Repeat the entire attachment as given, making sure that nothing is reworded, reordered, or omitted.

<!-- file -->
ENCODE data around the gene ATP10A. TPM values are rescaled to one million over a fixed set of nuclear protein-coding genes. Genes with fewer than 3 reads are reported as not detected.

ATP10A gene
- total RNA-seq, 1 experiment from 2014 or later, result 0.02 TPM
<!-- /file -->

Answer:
ENCODE data around the gene ATP10A. TPM values are rescaled to one million over a fixed set of nuclear protein-coding genes. Genes with fewer than 3 reads are reported as not detected.

ATP10A gene
- total RNA-seq, 1 experiment from 2014 or later, result 0.02 TPM